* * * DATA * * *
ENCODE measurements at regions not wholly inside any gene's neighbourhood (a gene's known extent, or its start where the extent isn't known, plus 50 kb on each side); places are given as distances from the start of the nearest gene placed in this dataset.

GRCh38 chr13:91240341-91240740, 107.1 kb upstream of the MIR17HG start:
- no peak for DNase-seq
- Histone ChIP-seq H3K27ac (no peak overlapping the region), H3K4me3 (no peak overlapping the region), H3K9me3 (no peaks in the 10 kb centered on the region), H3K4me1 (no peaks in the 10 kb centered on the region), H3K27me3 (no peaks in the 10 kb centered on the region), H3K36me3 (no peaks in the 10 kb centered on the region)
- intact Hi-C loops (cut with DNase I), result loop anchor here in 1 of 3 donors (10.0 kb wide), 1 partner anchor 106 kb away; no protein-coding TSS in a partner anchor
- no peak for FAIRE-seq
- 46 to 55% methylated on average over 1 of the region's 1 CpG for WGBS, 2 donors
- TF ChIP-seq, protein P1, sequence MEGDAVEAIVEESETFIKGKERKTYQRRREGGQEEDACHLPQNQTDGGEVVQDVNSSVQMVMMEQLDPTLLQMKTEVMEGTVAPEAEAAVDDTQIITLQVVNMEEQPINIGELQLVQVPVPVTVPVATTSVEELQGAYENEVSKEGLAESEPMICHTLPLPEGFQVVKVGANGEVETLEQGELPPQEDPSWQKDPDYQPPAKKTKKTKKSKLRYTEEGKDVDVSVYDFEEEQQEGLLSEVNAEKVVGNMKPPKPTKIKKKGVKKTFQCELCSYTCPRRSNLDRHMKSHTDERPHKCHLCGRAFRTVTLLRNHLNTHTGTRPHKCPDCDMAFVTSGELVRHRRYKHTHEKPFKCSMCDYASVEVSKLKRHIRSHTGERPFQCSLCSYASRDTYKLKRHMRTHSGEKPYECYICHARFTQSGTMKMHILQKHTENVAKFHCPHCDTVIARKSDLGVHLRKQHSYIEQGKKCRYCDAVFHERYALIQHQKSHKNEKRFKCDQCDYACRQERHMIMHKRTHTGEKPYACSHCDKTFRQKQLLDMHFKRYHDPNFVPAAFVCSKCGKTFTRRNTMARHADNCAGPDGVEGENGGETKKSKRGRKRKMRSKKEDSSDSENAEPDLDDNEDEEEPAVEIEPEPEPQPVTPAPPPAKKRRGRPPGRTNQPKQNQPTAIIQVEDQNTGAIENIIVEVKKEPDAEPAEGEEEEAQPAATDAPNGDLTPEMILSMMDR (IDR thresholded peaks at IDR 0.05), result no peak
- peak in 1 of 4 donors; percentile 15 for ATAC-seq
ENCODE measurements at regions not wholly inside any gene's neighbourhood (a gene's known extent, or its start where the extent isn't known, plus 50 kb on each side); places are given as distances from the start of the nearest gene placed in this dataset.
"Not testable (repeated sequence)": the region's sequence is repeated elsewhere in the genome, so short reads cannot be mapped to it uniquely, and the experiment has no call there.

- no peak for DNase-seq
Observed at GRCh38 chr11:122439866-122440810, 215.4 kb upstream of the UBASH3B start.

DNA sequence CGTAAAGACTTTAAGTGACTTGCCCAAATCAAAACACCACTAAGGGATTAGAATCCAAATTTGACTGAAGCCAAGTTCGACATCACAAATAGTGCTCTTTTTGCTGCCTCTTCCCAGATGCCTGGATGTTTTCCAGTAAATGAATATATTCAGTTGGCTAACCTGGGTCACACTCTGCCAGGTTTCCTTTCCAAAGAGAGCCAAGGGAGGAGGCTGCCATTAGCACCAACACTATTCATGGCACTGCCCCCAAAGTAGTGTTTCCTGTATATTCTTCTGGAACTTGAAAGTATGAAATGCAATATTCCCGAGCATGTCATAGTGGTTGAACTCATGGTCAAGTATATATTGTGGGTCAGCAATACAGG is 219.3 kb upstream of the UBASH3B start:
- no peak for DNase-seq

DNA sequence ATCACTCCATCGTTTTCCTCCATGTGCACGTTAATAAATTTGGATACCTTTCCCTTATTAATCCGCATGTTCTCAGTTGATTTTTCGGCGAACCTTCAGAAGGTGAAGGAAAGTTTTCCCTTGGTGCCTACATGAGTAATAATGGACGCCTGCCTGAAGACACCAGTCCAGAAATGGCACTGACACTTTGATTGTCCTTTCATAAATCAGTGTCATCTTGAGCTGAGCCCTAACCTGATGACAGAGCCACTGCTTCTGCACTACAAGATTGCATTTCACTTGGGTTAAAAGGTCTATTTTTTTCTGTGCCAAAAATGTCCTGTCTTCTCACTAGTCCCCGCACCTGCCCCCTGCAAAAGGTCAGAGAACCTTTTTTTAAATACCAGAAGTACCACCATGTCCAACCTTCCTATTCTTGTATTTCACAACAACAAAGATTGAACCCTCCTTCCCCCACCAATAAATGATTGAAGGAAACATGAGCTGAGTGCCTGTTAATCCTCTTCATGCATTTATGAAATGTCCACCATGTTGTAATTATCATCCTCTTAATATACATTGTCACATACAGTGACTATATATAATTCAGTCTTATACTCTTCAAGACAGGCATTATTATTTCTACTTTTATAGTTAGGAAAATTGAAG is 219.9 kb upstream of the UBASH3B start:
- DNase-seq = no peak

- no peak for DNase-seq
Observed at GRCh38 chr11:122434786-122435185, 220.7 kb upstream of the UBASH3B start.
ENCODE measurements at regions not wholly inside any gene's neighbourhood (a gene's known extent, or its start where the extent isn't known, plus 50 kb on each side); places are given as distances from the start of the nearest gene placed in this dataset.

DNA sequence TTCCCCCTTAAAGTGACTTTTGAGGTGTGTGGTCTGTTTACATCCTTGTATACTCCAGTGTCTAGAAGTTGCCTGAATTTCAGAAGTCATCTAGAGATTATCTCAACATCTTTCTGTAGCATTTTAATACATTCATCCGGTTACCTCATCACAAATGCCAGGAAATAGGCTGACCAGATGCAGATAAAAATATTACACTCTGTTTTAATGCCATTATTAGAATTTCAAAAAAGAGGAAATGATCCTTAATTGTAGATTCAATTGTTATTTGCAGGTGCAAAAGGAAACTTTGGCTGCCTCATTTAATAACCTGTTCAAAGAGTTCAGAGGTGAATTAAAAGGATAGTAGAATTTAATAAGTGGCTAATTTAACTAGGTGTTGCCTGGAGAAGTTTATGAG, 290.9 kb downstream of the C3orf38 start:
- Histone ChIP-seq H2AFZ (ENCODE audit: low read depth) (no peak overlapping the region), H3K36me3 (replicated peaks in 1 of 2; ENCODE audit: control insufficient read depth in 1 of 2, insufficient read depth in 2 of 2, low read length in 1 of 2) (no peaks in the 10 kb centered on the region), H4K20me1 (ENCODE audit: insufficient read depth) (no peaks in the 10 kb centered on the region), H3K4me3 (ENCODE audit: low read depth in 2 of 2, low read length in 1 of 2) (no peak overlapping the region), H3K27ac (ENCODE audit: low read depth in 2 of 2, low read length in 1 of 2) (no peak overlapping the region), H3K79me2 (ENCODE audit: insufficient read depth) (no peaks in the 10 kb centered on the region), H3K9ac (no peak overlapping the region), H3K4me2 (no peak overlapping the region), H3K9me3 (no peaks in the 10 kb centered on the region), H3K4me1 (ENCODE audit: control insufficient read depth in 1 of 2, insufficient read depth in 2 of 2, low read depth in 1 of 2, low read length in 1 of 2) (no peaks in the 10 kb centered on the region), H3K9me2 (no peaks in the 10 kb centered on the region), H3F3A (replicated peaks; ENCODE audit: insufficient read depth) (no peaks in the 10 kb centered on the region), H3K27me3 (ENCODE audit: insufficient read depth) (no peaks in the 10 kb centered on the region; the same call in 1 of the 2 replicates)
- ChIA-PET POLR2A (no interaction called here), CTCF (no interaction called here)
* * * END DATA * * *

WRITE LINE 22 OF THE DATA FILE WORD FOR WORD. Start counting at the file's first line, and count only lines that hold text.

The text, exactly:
- Histone ChIP-seq H2AFZ (ENCODE audit: low read depth) (no peak overlapping the region), H3K36me3 (replicated peaks in 1 of 2; ENCODE audit: control insufficient read depth in 1 of 2, insufficient read depth in 2 of 2, low read length in 1 of 2) (no peaks in the 10 kb centered on the region), H4K20me1 (ENCODE audit: insufficient read depth) (no peaks in the 10 kb centered on the region), H3K4me3 (ENCODE audit: low read depth in 2 of 2, low read length in 1 of 2) (no peak overlapping the region), H3K27ac (ENCODE audit: low read depth in 2 of 2, low read length in 1 of 2) (no peak overlapping the region), H3K79me2 (ENCODE audit: insufficient read depth) (no peaks in the 10 kb centered on the region), H3K9ac (no peak overlapping the region), H3K4me2 (no peak overlapping the region), H3K9me3 (no peaks in the 10 kb centered on the region), H3K4me1 (ENCODE audit: control insufficient read depth in 1 of 2, insufficient read depth in 2 of 2, low read depth in 1 of 2, low read length in 1 of 2) (no peaks in the 10 kb centered on the region), H3K9me2 (no peaks in the 10 kb centered on the region), H3F3A (replicated peaks; ENCODE audit: insufficient read depth) (no peaks in the 10 kb centered on the region), H3K27me3 (ENCODE audit: insufficient read depth) (no peaks in the 10 kb centered on the region; the same call in 1 of the 2 replicates)